James Joyce's Ulysses, dramatized by Robin Brooks

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BBC Rsdio 4, 16 June 2012
An epic dramatization of an epic novel. Occupying most of Radio 4's schedules throughout Bloomsday (June 16), Jeremy Mortimer and Jonquil Panting's production traced the novel's two iconic characters, Stephen Dedalus (Andrew Scott), and Leopold Bloom (Henry Goodman) as they wandered across Dublin throughout one day, June 16, 1904. We witnessed them pontificating, reflecting, eating, arguing and (in Bloom's case) masturbating. Each segment of the dramatization was introduced by Mark Lawson, who followed the characters' progress round the various Dublin landmarks with the help of various guests. The impression Lawson gave - which seemed entirely appropriate to Joyce's novel - was of a vibrant, multicultural city seething with life beneath a respectable exterior.
Exactly what to make of the production depends very much on one's relationship to the novel. As an undergraduate, I spent many hours working through Ulysses with the help of Harry Blamires' New Bloomsday Book; although it was rather prosaic in its explanarions, it provided a valuable introduction to Joyce's modernist technique. I discovered that perhaps it wasn't necessary to 'understand' everything about the novel; it was better to go with the flow - to appreciate how Joyce's narrative technique tried to capture as closely as possible the byzantine workings of the human mind (in this case, the thoughts of Bloom and Dedalus) as it responds to external stimuli.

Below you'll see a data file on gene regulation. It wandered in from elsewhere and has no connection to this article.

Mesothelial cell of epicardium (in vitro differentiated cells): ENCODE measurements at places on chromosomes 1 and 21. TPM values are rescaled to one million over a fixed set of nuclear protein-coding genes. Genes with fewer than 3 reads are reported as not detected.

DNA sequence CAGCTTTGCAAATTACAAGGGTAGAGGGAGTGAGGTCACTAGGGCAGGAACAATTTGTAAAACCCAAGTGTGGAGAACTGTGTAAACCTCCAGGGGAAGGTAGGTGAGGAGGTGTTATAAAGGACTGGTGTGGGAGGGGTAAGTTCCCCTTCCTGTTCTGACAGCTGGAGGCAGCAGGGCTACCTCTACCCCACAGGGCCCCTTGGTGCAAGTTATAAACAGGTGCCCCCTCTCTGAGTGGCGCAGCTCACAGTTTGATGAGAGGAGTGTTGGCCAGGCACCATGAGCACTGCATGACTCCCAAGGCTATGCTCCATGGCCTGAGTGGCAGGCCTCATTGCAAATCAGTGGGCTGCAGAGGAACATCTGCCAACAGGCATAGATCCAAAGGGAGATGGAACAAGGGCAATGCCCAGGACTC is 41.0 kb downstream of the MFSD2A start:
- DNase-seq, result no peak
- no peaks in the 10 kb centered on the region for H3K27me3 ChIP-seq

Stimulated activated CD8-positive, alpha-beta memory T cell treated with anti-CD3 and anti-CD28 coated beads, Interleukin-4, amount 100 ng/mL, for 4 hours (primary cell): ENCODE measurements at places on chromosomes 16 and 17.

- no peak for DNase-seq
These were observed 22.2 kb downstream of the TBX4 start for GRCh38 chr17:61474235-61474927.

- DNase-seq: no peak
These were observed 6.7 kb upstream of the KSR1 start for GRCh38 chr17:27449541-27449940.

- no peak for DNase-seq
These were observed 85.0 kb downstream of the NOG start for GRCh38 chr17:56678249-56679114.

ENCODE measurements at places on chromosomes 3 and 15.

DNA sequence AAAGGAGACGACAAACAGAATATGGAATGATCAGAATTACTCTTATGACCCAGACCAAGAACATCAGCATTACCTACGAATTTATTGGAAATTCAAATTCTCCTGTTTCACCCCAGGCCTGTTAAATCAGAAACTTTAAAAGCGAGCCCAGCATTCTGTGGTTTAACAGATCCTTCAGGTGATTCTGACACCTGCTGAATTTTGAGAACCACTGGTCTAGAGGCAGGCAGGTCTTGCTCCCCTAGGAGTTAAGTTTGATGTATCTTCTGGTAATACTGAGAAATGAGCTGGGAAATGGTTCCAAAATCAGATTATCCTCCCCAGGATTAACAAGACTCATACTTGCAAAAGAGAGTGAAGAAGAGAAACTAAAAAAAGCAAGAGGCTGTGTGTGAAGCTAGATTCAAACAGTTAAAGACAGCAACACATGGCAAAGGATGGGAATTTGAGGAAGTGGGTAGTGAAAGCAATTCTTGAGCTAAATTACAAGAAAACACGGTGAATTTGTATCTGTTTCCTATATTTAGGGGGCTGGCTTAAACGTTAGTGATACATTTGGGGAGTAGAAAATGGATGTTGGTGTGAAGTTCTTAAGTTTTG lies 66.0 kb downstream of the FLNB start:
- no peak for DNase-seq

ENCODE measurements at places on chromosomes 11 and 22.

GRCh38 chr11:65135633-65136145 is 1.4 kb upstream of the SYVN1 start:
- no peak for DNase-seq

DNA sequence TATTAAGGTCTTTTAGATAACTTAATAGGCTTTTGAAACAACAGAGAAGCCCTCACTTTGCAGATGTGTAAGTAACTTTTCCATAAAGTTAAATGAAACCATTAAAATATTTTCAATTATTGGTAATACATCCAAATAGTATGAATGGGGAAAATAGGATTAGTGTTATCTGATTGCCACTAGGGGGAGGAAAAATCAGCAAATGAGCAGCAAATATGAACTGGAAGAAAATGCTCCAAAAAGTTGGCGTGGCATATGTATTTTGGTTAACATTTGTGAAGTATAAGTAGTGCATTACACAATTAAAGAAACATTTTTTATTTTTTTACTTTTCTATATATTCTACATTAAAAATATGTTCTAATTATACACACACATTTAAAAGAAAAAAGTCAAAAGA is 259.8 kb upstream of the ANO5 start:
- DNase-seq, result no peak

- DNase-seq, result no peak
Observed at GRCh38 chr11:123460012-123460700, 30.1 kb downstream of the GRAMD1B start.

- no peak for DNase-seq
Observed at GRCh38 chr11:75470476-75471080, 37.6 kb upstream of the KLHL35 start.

In truth radio might be the ideal medium for Ulysses: through a clever use of microphone technique Mortimer and Panting captured the different levels of meaning on which the novel works: through the use of dramatic aside Bloom and Dedalus not only tried to make sense of what they witnessed, but used us, the listeners, as invisible interlocutors. Stephen Rea's narration lulled us into a sense of false security - as in most classic serial adaptations, we were invited to rely upon his judgment. However we soon discovered that his voice was only one among many that vied for our attention, including Naimh Cusack's commandingly voiced Molly Bloom. The only way to make sense of what we heard was to remember that Ulysses is a polyphonic novel, encompassing a variety of human experiences.
For me, the experience of the dramatization was very similar to that of meeting old friends after many years, and discovering that they were still fascinating and intriguing to listen to. I enjoyed the phrases recalled from my first experience of reading the novel ("Kiss My Royal Irish Arse," "Plumtree's Potted Meat," "Paul de Kock" are three that spring to mind), and how Joyce uses them to show the extent to which popular cultural forms penetrate his characters' consciousness, often in intriguing ways.